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Showing work to the class

(8 Posts)
magicmummy1 Mon 29-Nov-10 19:01:16

DD (year 1) is bright, and doing well at school. She is always very eager, and has done a few particularly good pieces of written work recently, which her teacher has shown to the rest of the class - for example, reading out her story to the other children at storytime. The teacher has made a point of commenting to me about the same bits of work, and she does certainly write well for her age.

At first, I thought this was lovely - dd was clearly pleased and proud of her work. However, it seems to be happening quite frequently, and I have no idea if the teacher does this as regularly with other children's work or not. I don't want to ask dd about this directly, as I really don't want to encourage comparisons with other children.

If it is the teacher's habit to regularly share bits of good work from all of the children with the rest of the class, then I'm absolutely fine with that - it's a nice way of celebrating achievement and inspiring all of the kids to do their best. However, from little things that dd and other children have said, I am getting the impression that dd's work is getting singled out more than most, and I am not very comfortable with this at all.

I absolutely love her teacher, who has been brilliant in every other way, so I don't want to make a fuss unnecessarily and I may be barking up the wrong tree entirely anyway. Is there any way in which I can address this tactfully?

Deelle Mon 29-Nov-10 21:01:16

I havent a clue how you can address this im afraid - but I must warn you about it!
A similar thing happened to one of my DDs in yr 2 - in the end the teacher had her on a kind of pedestal - I helped out in the class once and when the teacher asked a question and no-one put their hand up she said - 'well I know who will know the answer' - all the class said my DDs name - needless to say she was bullied !!

Good luck

magicmummy1 Mon 29-Nov-10 22:23:56

Thanks Deelle. I don't think that the teacher has dd on any kind of pedestal or anything, but she does stand out in certain ways, and I really don't want this emphasised any more than it has to be.

I'm probably a bit over-sensitive about this, as I have a few unhappy memories from my own school days of being held out as "an example" to my peers, and it not going down particularly well with some of my friends.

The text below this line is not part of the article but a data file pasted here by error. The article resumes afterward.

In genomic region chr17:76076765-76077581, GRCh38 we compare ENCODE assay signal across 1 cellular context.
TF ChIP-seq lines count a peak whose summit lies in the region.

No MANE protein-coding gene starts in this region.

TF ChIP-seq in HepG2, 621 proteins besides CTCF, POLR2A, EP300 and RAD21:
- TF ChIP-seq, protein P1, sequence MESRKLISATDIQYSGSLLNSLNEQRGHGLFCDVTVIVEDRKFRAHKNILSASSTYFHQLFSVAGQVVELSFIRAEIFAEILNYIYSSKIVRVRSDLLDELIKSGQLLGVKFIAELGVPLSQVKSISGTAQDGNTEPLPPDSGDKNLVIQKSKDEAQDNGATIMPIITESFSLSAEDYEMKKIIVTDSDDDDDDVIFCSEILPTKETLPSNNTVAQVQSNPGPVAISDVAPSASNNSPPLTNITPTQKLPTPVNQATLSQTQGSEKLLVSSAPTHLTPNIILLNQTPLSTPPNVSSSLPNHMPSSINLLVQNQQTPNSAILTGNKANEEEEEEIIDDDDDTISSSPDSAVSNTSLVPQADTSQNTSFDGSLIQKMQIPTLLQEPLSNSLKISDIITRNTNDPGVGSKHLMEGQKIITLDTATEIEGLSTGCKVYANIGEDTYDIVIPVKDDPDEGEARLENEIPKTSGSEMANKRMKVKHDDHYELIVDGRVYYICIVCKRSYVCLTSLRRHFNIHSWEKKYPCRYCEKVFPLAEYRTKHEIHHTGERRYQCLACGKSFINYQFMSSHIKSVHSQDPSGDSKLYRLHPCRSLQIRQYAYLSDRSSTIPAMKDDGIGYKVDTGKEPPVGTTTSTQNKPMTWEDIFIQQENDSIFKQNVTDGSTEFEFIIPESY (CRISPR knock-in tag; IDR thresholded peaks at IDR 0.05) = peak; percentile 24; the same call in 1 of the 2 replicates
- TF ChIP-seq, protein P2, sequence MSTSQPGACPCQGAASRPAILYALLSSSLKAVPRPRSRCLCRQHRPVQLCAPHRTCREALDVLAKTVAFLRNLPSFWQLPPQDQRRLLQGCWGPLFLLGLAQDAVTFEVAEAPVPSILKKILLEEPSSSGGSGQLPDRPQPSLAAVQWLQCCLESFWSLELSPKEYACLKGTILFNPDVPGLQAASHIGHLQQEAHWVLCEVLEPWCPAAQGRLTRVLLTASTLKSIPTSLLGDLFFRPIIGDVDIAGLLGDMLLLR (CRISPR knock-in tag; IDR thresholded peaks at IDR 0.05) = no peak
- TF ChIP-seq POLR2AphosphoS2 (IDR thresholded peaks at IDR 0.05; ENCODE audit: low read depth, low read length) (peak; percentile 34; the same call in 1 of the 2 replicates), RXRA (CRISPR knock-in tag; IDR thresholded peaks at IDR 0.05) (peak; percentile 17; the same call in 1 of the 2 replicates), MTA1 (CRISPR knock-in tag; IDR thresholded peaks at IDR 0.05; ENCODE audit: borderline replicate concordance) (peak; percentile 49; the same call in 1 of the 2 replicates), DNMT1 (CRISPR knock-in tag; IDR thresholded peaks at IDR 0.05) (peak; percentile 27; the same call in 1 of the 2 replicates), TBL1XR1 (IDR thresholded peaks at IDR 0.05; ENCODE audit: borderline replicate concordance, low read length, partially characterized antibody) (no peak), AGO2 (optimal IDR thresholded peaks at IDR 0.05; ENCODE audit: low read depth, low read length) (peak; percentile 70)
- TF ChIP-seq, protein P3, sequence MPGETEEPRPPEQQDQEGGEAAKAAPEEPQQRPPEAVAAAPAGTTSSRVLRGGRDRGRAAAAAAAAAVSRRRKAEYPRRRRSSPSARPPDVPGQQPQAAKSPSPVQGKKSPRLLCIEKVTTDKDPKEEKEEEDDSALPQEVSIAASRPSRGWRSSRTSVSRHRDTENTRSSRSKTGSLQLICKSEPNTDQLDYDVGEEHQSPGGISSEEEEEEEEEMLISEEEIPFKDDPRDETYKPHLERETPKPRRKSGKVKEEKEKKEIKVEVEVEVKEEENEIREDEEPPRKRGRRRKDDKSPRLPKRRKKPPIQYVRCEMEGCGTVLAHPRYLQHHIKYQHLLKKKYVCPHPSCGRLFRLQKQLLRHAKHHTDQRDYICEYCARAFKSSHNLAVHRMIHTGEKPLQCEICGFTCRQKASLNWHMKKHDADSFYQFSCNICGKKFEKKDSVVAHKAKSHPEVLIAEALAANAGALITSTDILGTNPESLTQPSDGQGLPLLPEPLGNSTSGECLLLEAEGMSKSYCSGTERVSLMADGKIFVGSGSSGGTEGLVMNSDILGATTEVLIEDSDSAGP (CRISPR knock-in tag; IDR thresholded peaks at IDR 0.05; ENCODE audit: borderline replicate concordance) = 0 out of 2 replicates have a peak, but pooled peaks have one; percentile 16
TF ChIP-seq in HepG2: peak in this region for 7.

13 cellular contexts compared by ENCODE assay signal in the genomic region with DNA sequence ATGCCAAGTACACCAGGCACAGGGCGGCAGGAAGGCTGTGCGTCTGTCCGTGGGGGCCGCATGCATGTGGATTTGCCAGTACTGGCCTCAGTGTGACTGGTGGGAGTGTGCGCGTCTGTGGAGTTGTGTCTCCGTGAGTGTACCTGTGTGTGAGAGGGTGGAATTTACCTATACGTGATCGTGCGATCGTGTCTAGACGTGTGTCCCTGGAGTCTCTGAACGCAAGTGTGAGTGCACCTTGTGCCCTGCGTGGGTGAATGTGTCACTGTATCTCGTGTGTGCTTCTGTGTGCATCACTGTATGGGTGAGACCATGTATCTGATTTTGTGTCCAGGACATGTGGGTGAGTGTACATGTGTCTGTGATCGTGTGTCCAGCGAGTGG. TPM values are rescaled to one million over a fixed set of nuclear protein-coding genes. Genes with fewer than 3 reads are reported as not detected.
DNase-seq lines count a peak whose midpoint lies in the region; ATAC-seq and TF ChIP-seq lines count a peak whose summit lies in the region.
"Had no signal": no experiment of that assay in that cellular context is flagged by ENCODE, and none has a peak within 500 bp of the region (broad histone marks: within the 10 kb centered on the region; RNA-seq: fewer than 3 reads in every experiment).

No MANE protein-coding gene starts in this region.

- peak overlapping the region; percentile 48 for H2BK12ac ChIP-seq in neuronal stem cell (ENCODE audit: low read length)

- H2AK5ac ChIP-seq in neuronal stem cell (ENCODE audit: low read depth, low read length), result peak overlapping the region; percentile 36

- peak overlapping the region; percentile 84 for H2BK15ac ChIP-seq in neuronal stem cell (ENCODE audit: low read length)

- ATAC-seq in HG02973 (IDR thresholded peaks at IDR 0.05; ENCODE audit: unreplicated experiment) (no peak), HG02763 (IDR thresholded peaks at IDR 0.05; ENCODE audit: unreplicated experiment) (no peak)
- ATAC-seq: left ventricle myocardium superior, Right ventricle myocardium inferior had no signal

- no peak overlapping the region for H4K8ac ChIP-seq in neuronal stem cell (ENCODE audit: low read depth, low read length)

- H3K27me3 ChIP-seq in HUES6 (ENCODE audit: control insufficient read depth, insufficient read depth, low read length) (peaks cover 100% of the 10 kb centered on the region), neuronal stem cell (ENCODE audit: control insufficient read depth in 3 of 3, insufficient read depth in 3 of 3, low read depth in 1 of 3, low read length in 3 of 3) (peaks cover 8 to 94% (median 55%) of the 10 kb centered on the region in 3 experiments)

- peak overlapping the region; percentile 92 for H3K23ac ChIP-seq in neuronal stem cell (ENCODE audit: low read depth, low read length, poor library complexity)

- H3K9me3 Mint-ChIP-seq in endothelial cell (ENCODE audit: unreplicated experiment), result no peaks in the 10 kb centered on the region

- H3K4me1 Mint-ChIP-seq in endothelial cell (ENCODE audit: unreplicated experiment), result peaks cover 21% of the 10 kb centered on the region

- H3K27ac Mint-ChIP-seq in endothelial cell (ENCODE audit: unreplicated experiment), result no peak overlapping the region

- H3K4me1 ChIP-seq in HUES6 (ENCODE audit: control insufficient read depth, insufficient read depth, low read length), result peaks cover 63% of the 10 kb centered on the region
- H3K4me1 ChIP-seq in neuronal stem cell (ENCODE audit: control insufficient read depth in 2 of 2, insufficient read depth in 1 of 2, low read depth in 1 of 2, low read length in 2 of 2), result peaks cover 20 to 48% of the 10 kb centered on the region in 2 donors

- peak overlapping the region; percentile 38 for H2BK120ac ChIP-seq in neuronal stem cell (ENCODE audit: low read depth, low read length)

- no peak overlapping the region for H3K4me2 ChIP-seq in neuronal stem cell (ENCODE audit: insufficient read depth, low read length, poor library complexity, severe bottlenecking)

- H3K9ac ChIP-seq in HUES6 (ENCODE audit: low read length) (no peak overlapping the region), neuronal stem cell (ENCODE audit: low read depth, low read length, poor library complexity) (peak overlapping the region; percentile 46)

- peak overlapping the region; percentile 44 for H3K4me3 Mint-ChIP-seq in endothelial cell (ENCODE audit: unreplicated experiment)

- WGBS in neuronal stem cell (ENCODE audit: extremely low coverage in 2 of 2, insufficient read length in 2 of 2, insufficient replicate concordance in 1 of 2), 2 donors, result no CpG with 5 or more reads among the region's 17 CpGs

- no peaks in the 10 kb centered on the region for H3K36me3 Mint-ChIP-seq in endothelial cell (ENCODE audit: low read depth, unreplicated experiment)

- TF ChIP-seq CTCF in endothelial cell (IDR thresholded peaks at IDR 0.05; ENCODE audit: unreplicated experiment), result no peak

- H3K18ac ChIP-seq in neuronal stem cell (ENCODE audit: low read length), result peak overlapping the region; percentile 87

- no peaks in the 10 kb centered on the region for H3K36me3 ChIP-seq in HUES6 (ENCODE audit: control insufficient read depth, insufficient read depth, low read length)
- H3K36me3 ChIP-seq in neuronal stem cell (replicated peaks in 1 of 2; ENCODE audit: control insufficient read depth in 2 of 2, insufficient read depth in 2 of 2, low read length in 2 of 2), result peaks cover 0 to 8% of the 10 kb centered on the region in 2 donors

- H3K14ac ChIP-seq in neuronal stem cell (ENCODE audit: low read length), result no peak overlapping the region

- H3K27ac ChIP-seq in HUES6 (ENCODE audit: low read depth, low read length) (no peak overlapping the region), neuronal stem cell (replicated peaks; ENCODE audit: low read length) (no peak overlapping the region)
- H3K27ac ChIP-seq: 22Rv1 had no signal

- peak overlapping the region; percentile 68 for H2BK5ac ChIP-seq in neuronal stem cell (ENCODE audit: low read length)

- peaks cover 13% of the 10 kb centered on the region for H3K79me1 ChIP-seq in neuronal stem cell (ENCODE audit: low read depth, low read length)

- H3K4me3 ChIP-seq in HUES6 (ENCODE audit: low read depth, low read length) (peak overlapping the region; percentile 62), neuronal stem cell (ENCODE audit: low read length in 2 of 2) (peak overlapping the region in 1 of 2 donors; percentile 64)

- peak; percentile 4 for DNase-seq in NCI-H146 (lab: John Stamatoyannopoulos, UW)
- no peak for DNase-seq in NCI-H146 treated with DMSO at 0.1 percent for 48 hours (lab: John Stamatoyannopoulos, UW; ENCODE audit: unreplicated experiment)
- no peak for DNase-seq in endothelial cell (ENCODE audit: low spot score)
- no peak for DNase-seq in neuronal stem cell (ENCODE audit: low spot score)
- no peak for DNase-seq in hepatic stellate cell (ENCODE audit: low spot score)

IndigoBell Tue 30-Nov-10 09:27:04

Why don't you just mention it very casually to the teacher. 'I was pleased but a bit surprised to hear that DDs story had been read out again...'

I'm sure she'll get the message and won't think anything of it / you....

dikkertjedap Tue 30-Nov-10 12:24:13

I think I would be inclined to make an appointment with the teacher and just to be open about your concerns, explaining that you are worried that she already stands out a little bit and are worried she might get bullied.

PinkElephantsOnParade Tue 30-Nov-10 13:15:09

This is usually not so much of a problem at primary level as DCs are more inclined to want to please the teacher at this age.

I had this happen to me at secondary and it made me CRINGE so much!

At one point my English teacher read out my essay from an exam out to the ENTIRE year group without even telling me! Someone from one of the other classes told me about it and I was mortified!

Didn't get any overt bullying as I had a good supportive group of friends, but got quite a few snidey comments from others in the year.

Might be worth having a quiet word with the teacher. She probably has no idea that this could be a problem.

magicmummy1 Tue 30-Nov-10 19:17:29

Thanks all, I'll try to have a casual word with the teacher when I'm helping out next week. Really don't want to make too much fuss, as for all I know, she may show off the other kids' work with the same regularity. Indigo, I think your suggestion is probably the right way in.

PinkElephants - my own experiences of this were at secondary school too, and like you, I wasn't overtly bullied about it, but I would see the eyes rolling whenever teachers mentioned my name! And yes, I used to cringe and wish they'd shut up!

As you say, dd is very keen to please the teacher at this stage, and so she is delighted by the attention, but I don't want her to read too much into it iyswim.

PinkElephantsOnParade Tue 30-Nov-10 23:54:11

Yes, probably best to have a quick word now to nip any singling out tendency in the bud now.

In secondary you DEFINITELY do not want this, especially in a school like mine, didn't do me any favours!

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